Research by the RAC makes for even more concerning reading when it comes to the number of drivers who feel it’s OK to use their mobile phones while at the wheel. 40% of respondents admitted to talking on their phone whilst in stationary traffic, 39% admitted to checking emails, texts and social media, 29% said they had written a text, email or social media post, and 16% said they had taken photos or videos. The risk of a crash is increased by 23% whilst texting, and reaction time is lowered by 35% — which is nearly three times the legal drink drive limit. Approximately 213 people die annually because of texting whilst behind the wheel.
Drink driving is also rife across the UK. Figures reveal that in 2015, 220 people were killed in drink driving incidents, whilst a further 1,160 people were seriously injured and there were over 8,000 casualties in total. In the Highways England report, 253 drivers were reported to be not in control of their vehicle — this includes drink driving. Police officers have the right to request a breath test if they suspect that a driver could be driving under the influence of alcohol. A total of 520,219 breath tests were carried out roadside during 2015 and 12% of those drivers either failed or refused to take the test.
Will stricter penalties really put off drivers from committing an offence?
A driver will usually get a penalty of either a fine and a driving course or points being put on their license when they are caught committing a driving offence, though this will be dependent on both the nature and the extremity of the crime. In 2017, almost 1.5 million drivers took a training course after committing a driving offence, as opposed to taking the points on their license. But are driving courses an easy way out for drivers? According to the RAC, over 6,000 drivers have been stopped at least twice for using their mobile behind the wheel since 2013 — with some drivers being stopped three or four times. So, the question remains, do we need to implement harsher penalties to stop drivers repeatedly offending on the roads?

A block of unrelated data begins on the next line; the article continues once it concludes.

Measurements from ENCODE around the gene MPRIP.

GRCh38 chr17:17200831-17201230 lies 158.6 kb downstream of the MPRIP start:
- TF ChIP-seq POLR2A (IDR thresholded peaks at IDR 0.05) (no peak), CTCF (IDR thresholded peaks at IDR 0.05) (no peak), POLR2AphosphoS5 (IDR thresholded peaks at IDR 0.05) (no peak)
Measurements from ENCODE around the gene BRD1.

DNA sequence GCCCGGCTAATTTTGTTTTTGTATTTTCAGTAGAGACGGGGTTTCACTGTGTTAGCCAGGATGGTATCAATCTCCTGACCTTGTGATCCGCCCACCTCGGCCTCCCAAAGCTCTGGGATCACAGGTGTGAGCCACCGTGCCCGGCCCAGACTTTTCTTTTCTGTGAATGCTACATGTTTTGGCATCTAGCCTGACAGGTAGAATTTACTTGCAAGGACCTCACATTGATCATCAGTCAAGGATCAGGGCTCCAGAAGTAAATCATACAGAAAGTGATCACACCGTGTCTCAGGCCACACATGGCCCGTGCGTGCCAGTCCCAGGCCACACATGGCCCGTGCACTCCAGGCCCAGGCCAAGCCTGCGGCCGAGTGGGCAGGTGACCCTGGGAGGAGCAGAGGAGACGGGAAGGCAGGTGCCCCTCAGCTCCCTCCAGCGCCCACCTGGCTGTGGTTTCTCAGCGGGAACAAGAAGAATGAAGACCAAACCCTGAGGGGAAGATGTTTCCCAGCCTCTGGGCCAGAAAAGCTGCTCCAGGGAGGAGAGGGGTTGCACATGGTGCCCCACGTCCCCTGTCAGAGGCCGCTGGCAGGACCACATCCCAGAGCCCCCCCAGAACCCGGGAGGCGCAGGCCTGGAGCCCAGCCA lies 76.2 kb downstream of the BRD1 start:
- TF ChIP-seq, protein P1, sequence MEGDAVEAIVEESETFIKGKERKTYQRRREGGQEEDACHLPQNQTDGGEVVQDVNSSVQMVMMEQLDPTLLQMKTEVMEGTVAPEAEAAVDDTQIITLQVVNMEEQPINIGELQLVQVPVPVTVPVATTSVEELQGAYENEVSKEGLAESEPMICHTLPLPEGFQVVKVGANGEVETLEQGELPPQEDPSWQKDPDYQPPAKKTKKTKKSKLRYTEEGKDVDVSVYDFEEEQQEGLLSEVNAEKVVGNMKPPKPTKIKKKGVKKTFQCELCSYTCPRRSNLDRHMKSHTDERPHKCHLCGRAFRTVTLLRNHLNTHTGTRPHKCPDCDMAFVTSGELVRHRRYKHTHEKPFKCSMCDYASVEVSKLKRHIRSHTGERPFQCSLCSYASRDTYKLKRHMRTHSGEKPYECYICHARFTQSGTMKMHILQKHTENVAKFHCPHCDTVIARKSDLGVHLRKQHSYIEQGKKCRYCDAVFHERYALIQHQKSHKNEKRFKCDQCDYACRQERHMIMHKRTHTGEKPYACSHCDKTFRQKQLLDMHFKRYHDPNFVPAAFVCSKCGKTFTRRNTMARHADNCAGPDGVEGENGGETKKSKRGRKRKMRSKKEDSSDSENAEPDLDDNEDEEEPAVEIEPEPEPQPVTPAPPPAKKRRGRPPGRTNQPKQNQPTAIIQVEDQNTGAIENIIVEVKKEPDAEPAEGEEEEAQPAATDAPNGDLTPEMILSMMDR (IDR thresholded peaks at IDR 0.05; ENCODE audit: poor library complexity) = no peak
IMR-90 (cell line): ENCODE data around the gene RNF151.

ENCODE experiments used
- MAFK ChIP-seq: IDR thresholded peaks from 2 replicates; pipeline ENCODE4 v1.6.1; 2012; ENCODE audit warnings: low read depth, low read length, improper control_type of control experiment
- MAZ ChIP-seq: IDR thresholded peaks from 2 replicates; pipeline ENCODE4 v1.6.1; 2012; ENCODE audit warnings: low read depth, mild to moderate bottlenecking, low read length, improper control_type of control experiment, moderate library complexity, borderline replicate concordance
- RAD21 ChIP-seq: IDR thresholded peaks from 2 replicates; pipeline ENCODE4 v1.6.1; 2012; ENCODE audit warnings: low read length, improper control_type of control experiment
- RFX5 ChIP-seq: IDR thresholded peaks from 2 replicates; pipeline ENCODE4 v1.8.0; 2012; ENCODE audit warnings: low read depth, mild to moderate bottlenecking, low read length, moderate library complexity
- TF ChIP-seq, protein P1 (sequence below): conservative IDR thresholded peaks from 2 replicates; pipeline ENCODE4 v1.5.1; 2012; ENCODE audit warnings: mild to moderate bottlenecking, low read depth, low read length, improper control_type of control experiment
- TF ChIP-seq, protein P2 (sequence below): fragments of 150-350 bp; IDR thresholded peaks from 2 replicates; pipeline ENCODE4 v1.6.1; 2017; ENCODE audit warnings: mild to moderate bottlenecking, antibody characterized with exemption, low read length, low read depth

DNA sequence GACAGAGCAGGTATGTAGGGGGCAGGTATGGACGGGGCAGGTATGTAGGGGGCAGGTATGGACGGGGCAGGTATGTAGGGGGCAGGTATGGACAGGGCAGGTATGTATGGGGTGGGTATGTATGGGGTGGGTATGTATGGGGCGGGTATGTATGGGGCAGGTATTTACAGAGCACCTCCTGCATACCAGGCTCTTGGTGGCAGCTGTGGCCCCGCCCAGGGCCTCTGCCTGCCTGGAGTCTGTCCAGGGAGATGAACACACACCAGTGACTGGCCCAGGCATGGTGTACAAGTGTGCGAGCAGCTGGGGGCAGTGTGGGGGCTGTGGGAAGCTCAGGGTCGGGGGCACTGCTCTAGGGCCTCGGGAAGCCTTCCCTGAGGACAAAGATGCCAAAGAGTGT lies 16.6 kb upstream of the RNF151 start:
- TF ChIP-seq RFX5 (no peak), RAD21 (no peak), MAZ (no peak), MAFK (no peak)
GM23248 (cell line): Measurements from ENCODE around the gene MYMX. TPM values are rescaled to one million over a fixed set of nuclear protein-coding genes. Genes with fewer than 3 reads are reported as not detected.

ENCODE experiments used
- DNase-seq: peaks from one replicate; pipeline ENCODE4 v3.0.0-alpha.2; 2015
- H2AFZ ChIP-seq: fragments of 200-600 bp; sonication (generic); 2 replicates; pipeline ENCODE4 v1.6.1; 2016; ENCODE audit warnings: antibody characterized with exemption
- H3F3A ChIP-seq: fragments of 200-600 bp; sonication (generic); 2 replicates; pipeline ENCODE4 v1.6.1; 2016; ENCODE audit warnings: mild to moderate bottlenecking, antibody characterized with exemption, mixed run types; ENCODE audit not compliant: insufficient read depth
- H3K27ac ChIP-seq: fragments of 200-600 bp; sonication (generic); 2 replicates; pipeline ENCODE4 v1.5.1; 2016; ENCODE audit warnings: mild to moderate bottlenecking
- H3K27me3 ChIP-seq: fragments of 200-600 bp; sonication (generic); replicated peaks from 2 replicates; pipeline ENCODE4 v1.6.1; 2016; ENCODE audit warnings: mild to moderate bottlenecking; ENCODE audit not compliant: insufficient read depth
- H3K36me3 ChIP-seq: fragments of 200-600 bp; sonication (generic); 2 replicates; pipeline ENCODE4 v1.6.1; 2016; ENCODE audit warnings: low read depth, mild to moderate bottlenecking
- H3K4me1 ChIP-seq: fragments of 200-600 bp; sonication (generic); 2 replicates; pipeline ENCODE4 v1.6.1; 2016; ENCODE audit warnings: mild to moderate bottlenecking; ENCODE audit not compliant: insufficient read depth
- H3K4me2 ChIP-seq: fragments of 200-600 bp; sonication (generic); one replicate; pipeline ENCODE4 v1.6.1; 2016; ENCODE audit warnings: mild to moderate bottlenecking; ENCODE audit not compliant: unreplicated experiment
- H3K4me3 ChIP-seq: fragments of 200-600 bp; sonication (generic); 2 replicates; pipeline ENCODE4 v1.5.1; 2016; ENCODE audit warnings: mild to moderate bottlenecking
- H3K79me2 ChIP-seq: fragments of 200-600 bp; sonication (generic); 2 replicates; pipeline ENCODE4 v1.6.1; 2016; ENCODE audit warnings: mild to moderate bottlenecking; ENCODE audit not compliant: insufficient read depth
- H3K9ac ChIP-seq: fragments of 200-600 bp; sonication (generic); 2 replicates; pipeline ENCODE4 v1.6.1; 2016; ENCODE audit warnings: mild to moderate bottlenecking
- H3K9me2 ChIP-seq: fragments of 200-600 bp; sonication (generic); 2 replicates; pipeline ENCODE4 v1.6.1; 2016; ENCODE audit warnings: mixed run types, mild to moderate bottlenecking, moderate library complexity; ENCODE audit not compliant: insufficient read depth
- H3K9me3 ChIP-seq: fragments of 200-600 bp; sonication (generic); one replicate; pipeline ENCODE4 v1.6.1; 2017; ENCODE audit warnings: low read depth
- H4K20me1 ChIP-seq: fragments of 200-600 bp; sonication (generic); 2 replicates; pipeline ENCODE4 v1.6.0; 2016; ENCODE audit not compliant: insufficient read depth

In an attempt to put off motorists going above the speed limit on UK roads, new speeding guidelines were introduced across the nation in 2017. These guidelines outlined that speeding penalties would be stricter with higher fines. From the end of April 2017, drivers could be fined up to 150% of their weekly income for driving above the speed limit. However, despite the stricter regulations, nearly 1.2 million people attended courses throughout 2017, which suggests that regulations aren’t being implemented and the stricter regulations have not deterred drivers from offending.